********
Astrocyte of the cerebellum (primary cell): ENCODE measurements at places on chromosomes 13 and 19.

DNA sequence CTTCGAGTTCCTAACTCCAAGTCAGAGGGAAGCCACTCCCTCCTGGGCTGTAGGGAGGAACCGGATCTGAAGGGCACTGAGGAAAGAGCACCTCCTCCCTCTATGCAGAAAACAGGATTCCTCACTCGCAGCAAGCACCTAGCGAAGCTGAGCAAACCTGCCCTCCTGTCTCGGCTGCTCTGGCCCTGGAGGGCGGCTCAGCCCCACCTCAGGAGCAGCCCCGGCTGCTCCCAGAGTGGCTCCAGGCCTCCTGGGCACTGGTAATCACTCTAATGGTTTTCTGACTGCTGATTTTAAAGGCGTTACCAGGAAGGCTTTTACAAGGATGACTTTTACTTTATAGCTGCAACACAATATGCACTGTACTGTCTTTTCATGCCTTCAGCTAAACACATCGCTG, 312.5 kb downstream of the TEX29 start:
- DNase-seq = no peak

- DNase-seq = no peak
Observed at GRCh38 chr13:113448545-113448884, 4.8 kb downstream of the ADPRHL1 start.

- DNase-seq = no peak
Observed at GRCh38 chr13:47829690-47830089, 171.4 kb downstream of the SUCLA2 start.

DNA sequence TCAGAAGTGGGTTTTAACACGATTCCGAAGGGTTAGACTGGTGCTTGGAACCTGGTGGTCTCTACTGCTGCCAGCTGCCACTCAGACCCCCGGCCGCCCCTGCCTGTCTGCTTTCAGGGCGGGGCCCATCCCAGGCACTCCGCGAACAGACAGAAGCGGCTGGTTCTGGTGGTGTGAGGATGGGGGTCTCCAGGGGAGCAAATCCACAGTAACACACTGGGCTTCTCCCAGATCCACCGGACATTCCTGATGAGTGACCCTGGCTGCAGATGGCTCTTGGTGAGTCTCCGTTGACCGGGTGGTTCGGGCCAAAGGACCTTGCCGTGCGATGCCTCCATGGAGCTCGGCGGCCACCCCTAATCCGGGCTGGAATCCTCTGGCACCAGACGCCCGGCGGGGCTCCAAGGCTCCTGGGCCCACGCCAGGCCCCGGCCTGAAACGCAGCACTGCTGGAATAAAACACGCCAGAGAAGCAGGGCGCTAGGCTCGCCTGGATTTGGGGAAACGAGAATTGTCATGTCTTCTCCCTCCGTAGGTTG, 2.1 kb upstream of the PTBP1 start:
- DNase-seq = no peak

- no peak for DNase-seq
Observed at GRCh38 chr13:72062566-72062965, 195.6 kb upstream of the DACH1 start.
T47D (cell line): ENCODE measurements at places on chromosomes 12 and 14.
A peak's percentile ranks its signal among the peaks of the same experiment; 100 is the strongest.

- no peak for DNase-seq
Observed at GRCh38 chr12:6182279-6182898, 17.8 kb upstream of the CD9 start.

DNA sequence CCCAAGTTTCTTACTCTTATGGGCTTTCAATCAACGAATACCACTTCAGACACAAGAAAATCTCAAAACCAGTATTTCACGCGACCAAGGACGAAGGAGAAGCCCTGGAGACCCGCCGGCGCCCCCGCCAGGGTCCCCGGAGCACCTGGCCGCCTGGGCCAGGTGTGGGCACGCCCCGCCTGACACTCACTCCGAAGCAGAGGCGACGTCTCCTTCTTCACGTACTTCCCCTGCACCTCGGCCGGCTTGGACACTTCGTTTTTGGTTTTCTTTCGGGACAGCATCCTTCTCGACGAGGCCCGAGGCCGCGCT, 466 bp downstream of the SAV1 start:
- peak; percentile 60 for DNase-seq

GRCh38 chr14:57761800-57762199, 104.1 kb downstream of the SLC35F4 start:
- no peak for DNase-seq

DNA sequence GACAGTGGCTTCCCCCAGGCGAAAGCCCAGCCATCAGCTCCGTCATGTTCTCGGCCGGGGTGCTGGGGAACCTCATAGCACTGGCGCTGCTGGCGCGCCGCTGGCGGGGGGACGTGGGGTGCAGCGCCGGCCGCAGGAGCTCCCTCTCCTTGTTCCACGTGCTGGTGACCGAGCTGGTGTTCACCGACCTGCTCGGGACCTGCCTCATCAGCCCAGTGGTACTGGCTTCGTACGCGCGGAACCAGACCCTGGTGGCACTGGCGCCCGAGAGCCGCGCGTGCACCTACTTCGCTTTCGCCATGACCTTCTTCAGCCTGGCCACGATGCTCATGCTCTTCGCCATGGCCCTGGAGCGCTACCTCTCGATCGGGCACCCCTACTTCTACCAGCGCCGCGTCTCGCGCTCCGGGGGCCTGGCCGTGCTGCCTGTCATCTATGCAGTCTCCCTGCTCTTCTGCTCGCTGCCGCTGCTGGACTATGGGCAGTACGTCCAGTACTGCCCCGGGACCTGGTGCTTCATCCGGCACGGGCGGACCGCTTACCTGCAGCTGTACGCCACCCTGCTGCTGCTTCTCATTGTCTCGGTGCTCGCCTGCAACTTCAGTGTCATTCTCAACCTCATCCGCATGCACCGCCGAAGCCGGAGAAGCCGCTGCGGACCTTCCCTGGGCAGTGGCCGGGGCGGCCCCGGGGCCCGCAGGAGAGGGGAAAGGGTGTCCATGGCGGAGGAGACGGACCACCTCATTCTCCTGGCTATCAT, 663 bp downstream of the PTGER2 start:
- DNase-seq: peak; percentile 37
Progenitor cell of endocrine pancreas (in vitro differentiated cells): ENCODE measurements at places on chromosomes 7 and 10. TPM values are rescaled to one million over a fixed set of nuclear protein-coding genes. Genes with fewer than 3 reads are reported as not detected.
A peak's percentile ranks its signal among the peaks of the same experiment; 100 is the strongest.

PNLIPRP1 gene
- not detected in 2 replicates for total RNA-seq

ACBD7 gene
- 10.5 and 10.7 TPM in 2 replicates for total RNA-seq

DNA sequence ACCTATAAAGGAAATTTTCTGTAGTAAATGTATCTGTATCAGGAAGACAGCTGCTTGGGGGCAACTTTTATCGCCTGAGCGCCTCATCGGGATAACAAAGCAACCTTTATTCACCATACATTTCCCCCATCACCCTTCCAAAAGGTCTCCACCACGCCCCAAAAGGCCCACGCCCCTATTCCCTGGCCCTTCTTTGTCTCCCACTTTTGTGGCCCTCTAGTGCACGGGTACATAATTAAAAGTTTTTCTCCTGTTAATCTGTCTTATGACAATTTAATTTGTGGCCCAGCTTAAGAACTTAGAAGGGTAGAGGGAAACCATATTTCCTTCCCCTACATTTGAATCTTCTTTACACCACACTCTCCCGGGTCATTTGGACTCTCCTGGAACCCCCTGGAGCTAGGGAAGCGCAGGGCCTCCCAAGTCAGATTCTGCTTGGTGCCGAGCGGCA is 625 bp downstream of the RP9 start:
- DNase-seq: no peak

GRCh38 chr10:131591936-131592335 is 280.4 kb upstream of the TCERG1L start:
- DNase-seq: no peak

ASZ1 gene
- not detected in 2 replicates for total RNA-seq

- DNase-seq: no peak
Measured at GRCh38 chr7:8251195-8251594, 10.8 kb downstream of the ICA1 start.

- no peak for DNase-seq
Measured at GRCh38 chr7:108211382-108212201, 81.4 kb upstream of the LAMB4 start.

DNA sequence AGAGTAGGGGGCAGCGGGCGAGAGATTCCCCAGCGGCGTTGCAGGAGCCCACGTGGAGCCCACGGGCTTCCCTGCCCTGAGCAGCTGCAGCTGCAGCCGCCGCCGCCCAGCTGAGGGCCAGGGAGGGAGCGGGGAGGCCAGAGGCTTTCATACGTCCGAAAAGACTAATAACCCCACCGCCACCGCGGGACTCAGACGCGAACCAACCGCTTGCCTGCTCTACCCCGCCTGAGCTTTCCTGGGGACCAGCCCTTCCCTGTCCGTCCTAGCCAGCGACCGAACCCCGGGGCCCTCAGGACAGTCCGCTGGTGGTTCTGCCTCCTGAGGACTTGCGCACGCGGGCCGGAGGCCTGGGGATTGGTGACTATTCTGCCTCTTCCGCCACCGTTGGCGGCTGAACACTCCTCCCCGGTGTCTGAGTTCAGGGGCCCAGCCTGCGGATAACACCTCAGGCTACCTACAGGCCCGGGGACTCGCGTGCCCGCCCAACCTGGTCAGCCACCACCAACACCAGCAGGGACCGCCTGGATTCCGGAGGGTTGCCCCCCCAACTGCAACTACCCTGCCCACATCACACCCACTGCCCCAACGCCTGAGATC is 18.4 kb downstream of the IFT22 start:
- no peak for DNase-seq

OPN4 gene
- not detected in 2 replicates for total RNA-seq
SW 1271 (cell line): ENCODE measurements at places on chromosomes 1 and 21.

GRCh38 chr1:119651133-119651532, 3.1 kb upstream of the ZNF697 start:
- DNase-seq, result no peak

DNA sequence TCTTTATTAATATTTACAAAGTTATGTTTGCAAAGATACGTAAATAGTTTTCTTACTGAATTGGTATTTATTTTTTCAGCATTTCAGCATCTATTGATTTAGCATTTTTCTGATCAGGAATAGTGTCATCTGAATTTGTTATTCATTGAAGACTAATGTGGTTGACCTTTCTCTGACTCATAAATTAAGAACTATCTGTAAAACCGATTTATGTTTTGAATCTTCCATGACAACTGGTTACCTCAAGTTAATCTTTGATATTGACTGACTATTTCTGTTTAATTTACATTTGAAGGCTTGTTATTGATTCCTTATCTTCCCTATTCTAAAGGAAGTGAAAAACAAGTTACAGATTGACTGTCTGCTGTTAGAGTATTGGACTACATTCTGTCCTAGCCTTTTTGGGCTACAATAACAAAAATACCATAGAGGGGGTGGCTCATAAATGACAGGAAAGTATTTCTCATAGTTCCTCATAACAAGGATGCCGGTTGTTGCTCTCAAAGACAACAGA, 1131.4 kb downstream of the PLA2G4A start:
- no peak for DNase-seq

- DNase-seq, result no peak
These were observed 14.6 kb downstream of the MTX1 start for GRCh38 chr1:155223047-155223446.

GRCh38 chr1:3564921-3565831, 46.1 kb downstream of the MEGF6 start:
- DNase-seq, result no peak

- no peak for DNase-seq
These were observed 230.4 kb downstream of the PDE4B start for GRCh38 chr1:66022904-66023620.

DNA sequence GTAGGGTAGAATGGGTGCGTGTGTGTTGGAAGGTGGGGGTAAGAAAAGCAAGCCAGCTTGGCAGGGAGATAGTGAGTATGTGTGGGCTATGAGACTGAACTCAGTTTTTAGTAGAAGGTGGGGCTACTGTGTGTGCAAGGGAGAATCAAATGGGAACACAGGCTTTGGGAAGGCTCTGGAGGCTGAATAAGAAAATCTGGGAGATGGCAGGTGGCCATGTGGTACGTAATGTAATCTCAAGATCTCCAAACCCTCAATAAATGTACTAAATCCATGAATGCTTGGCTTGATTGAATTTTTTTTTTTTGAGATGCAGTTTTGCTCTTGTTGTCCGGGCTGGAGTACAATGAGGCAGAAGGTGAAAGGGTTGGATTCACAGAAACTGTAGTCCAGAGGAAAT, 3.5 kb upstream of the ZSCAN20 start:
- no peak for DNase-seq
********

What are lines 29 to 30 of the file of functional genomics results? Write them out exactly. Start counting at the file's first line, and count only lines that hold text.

- DNase-seq: no peak

GRCh38 chr10:131591936-131592335 is 280.4 kb upstream of the TCERG1L start: